LONDON—With the U.S. and the United Kingdom entering formal trade negotiations on May 5, chemical industries of the two countries have called for the "full and immediate" elimination of tariffs on chemicals.
As a starting point for negotiations, the WTO Chemical Tariff Harmonization Agreement forms the foundation for trade in chemicals and plastics. The CTHA harmonizes the tariff rates of its participating members at levels ranging from 0 to 6.5 percent.
In a joint statement issued May 11, the U.K. Chemical Industries Association and the American Chemistry Council said they backed "full, immediate tariff elimination for chapters 28-39 of the harmonized system ... without staging of tariff reductions or transition periods."
The chemicals trade between the two countries totaled $5.3 billion in 2019. The U.K. imported $2.8 billion worth of chemicals from the U.S., while the U.S. imports of chemicals from the U.K. stood at $2.5 billion last year.
According to the statement, a trade agreement that eliminates tariffs could save up to $76 million per year for U.S. importers and $84 million for U.K. importers.
The two trade bodies also voiced their support for rules of origin that are "clear, simple, and transparent." This, the statement added, will reduce transaction times and costs to the lowest possible levels.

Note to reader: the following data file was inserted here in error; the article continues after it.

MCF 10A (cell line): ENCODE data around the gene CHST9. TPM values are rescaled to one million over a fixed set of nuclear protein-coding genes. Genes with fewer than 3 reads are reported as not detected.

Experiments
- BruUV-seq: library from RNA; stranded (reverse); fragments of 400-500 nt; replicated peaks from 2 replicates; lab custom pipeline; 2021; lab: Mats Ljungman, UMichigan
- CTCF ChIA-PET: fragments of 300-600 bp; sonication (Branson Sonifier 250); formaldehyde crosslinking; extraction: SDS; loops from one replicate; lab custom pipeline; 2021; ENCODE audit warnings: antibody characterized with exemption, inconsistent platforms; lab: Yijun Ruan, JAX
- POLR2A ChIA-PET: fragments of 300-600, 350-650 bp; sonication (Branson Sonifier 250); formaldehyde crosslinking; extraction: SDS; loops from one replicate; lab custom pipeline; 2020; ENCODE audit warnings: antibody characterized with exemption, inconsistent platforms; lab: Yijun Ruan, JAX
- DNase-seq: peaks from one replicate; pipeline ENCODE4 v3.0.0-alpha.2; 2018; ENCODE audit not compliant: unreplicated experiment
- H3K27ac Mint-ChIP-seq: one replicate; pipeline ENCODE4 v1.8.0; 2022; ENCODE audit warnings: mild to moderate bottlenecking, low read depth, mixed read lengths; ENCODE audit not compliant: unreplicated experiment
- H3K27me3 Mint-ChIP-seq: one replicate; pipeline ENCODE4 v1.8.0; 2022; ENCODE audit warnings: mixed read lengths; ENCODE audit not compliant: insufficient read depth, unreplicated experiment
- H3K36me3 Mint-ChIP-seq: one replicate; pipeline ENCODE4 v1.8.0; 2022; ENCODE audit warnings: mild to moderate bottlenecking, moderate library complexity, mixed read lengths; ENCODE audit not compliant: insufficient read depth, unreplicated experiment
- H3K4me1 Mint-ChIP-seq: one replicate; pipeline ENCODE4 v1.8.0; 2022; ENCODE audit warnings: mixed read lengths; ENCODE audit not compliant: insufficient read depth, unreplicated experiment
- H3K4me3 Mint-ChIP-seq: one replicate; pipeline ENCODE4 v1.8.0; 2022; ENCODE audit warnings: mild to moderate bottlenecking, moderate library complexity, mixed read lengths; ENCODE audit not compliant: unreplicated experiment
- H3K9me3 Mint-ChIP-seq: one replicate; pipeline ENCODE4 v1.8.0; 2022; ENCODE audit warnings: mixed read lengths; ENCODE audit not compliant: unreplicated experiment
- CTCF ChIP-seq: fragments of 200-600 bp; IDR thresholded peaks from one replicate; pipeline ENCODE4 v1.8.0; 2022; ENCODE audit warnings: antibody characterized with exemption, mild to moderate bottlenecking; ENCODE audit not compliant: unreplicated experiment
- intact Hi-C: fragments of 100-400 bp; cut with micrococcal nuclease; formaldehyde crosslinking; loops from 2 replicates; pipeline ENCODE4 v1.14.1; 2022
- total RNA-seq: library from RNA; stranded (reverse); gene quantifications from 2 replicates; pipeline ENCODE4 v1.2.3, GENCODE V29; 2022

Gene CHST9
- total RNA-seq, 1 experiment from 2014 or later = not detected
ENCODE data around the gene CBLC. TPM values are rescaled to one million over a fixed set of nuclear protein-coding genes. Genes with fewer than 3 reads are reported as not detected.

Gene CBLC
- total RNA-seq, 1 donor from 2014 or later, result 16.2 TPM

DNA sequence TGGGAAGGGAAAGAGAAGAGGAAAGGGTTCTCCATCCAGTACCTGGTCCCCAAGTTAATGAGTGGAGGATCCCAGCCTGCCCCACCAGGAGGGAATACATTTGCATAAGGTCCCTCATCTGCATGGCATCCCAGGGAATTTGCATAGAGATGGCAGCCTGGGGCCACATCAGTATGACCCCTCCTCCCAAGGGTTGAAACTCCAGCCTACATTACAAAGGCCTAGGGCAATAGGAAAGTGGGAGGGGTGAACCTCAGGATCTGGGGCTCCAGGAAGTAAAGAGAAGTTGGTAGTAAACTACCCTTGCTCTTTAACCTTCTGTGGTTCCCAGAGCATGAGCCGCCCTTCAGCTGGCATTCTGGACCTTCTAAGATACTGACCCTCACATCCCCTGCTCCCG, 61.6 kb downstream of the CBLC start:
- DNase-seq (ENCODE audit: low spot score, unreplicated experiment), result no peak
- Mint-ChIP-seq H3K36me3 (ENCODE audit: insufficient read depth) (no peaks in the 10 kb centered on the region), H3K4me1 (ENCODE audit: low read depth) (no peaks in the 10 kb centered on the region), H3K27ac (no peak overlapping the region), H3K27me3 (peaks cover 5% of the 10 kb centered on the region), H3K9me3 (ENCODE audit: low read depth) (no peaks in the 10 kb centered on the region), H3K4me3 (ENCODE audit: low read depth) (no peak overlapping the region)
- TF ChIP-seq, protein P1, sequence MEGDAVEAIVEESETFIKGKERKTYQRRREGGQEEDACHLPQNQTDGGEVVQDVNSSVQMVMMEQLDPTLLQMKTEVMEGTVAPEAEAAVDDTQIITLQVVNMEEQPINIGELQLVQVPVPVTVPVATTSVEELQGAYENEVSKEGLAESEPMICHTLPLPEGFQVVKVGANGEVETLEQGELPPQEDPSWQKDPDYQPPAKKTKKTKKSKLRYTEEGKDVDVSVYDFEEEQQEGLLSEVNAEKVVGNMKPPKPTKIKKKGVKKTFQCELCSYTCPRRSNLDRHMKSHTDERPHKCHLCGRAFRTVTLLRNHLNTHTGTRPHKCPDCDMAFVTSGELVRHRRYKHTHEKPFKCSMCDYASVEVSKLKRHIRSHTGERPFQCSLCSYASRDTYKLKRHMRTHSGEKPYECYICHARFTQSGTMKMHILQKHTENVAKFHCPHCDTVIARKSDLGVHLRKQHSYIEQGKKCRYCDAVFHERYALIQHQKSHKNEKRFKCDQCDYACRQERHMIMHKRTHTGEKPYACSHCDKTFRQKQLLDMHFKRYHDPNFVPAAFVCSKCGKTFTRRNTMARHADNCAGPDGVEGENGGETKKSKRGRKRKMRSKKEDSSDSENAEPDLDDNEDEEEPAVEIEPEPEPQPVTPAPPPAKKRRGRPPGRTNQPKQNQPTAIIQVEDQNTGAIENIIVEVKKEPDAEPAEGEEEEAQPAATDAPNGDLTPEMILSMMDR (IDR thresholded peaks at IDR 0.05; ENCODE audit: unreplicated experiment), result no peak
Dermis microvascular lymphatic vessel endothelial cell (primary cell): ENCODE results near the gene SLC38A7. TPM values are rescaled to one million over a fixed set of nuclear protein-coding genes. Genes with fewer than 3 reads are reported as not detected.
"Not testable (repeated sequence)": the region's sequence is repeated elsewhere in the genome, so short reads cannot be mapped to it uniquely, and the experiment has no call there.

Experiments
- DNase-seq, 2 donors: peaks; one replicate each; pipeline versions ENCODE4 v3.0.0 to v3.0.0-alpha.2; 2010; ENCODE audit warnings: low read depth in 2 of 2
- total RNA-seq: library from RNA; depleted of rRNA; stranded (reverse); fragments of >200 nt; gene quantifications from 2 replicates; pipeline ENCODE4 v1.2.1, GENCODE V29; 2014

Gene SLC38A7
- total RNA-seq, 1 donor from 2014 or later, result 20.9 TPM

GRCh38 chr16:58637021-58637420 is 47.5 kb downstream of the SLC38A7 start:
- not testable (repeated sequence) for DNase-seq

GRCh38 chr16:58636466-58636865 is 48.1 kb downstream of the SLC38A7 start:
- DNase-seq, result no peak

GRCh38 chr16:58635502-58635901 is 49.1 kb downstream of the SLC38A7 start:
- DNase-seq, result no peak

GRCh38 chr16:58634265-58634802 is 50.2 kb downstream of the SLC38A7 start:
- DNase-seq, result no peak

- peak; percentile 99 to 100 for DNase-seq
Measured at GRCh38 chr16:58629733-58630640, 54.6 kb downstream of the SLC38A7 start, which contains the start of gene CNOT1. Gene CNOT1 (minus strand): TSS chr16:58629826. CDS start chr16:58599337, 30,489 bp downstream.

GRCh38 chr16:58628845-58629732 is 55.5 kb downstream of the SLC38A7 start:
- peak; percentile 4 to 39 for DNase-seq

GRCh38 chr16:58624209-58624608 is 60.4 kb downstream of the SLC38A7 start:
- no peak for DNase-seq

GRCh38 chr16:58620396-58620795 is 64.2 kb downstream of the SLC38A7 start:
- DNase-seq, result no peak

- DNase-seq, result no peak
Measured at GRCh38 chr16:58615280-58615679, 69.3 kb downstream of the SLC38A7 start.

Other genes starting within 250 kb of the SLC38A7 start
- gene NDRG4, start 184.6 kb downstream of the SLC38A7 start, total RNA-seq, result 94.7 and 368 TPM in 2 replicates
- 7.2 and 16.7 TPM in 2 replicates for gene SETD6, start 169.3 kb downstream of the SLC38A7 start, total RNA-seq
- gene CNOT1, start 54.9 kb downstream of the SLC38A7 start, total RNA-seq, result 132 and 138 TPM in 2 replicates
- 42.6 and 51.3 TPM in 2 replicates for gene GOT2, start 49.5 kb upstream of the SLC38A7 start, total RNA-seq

In addition, the two associations called for regulatory cooperation which would prevent barriers to trade, align regulatory procedures, and create efficiency gains for the supply chain.
A U.K.-U.S. trade agreement, the statement added, will keep existing regulatory regimes concerning chemical substances in place, while opening new avenues for cooperation between regulators.
"A trade agreement between the U.K. and the U.S. will help ensure both countries maintain critical market access during this unprecedented and challenging time," said CIA Chief Executive Steve Elliott.
Also commenting on the agreement, ACC president and CEO Chris Jahn said free trade deals open new markets and maximize speed and efficiency.
"A U.S.-U.K. trade agreement presents an opportunity to leverage the highly integrated and efficient nature of our chemical manufacturing supply chains," Jahn said.